Canadore College has introduced a training program for its students and employees as a part of its efforts to prevent sexual violence and other violent acts on campus. Bringing in the Bystander is built on the belief that all community members must take an active role in ending sexual violence before, during, and after incidents occur. The program allows students to engage in role-play scenarios, create their own bystander plans, and commit to a bystander pledge. “Over the last number of years, we have been working with government, sister institutions and community partners to develop policies surrounding sexual assault and violence,” said Michael Miscio, Canadore’s manager of health, safety, security and environmental. “This program has the power to prevent sexual assault and mitigate its consequences by encouraging people to see themselves as potential bystanders with the ability to stop an assault before it happens.” Canadore

Depressed academic job market may benefit public culture, writes Chronicle contributor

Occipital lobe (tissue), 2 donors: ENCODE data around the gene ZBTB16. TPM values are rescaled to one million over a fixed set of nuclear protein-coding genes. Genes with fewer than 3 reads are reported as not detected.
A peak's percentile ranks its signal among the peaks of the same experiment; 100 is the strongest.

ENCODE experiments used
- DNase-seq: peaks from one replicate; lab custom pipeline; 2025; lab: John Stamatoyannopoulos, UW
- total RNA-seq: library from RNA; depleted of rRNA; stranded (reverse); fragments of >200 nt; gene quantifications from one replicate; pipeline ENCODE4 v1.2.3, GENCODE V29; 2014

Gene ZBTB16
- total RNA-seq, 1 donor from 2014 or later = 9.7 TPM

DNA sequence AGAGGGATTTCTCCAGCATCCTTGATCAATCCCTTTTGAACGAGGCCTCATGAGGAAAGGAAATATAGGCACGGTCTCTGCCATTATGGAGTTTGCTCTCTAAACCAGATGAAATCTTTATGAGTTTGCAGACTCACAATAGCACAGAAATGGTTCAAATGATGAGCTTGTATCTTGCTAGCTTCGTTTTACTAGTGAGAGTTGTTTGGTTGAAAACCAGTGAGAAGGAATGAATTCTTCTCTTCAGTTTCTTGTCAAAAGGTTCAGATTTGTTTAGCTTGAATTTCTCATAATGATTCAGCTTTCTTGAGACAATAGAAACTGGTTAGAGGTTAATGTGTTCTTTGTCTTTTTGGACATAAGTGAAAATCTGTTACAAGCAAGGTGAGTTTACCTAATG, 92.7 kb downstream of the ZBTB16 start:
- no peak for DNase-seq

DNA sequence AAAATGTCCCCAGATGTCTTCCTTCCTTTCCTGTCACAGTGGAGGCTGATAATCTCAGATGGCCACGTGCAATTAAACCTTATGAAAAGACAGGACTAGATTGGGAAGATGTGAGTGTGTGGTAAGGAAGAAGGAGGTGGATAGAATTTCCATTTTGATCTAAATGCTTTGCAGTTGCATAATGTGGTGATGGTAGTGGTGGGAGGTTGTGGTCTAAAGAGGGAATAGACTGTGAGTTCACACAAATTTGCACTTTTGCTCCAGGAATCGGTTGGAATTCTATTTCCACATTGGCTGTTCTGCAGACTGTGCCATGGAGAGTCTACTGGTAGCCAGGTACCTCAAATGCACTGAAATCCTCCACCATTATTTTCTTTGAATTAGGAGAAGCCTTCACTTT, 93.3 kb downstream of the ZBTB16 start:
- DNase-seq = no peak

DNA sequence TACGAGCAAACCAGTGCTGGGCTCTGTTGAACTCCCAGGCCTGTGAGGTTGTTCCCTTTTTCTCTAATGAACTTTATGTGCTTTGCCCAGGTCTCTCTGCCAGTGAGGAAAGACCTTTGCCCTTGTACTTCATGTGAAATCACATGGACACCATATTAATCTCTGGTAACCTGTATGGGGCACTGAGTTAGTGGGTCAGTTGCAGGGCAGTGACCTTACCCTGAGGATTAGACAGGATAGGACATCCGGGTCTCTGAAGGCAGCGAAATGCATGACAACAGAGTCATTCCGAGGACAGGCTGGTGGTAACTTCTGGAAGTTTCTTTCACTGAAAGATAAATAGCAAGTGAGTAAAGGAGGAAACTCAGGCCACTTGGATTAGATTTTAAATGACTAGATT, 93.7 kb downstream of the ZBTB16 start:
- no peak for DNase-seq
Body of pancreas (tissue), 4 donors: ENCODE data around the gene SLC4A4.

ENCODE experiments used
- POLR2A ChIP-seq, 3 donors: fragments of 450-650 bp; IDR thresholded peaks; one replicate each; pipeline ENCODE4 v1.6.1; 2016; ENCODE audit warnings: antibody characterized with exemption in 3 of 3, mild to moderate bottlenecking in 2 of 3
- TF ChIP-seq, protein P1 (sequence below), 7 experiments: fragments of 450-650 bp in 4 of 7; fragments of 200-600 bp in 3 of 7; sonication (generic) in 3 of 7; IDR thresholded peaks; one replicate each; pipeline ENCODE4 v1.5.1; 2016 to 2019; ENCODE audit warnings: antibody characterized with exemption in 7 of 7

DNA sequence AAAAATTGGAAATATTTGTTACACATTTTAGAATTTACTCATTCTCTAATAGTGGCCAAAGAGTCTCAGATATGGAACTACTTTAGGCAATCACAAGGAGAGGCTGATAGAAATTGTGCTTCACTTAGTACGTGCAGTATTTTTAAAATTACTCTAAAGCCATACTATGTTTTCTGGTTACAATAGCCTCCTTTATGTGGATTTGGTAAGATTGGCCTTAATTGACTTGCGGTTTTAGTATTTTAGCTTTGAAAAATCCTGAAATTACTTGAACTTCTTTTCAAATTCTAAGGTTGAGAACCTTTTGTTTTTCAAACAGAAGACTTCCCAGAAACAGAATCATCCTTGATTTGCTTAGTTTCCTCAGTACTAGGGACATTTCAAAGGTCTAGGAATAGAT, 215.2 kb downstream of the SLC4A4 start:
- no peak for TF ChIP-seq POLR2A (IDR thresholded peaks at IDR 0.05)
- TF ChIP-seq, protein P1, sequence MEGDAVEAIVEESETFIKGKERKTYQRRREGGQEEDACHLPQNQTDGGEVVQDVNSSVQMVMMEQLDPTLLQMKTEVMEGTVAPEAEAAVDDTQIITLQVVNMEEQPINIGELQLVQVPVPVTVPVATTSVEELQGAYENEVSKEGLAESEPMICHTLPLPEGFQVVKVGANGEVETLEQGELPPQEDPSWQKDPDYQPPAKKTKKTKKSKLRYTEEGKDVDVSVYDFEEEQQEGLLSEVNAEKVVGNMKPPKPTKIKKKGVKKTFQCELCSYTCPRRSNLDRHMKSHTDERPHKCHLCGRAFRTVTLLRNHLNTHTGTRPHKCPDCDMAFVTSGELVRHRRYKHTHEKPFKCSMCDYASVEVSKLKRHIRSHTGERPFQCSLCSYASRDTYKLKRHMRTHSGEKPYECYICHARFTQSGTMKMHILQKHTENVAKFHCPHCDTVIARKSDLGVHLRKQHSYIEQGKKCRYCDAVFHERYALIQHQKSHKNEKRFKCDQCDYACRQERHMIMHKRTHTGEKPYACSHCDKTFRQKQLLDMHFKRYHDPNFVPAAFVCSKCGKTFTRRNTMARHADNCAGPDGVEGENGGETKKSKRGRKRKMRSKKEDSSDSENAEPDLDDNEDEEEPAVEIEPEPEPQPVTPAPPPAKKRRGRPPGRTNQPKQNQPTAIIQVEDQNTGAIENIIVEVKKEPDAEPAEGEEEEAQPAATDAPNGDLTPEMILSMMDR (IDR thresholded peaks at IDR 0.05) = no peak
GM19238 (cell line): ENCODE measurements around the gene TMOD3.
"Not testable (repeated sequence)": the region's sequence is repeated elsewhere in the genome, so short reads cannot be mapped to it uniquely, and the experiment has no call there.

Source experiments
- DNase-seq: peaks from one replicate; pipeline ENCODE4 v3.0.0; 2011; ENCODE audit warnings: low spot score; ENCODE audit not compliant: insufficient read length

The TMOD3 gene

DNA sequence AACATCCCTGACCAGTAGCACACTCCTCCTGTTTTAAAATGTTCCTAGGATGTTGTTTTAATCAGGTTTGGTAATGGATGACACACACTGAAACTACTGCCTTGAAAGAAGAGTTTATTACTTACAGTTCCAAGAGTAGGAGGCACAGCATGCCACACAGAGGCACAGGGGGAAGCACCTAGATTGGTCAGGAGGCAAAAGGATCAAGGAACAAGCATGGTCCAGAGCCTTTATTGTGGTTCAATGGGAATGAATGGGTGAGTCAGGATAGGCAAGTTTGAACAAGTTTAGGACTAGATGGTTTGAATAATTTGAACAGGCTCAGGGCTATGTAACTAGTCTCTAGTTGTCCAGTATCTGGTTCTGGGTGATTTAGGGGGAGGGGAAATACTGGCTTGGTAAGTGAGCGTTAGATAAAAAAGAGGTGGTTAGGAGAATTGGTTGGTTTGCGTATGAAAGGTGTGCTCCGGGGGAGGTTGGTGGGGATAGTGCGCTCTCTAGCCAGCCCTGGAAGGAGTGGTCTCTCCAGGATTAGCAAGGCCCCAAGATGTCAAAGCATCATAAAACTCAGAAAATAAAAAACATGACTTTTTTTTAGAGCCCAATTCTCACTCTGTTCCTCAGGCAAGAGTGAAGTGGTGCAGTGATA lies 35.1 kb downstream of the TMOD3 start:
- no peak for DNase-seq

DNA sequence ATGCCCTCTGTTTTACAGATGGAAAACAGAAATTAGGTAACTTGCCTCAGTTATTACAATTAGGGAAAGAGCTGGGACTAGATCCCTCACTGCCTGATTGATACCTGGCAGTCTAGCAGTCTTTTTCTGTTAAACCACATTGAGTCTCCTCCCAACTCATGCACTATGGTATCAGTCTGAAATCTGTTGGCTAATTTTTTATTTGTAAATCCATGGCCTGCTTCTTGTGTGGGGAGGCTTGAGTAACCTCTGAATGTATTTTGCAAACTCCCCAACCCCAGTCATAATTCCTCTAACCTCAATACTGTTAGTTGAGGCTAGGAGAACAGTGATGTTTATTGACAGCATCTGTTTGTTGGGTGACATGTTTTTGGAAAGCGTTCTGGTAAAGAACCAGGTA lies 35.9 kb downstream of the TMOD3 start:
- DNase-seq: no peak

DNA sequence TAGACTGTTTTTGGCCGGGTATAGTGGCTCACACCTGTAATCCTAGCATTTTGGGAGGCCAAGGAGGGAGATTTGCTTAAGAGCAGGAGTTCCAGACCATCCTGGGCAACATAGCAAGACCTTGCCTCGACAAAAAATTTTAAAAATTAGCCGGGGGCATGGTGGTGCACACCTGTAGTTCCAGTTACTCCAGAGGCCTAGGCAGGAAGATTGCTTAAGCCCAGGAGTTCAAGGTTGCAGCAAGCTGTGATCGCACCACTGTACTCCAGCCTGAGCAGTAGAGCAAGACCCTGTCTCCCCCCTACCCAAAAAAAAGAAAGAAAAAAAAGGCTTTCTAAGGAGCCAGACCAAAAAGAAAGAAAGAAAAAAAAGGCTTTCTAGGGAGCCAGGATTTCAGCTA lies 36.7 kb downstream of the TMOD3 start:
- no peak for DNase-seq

“If an intellectual renaissance is underway, the catalyst has been the spate of little magazines that have appeared in the past decade or so,” writes Evan Goldstein for the Chronicle of Higher Education. The author highlights several young intellectuals as members of a new intellectual generation, describing how they spread their knowledge and opinions by taking on roles outside of the academy. “Like their early-20th-century predecessors,” Goldstein notes, “today’s new public intellectuals are almost uniformly on the left. To the extent that they share a political agenda, it is to challenge neoliberalism.” Goldstein remarks that as the academic job market and working conditions within the academy continue to deteriorate, more and more former scholars are engaging the non-academic public in a way that makes “public culture [grow] richer and younger.” Chronicle of Higher Education (Subscription Required)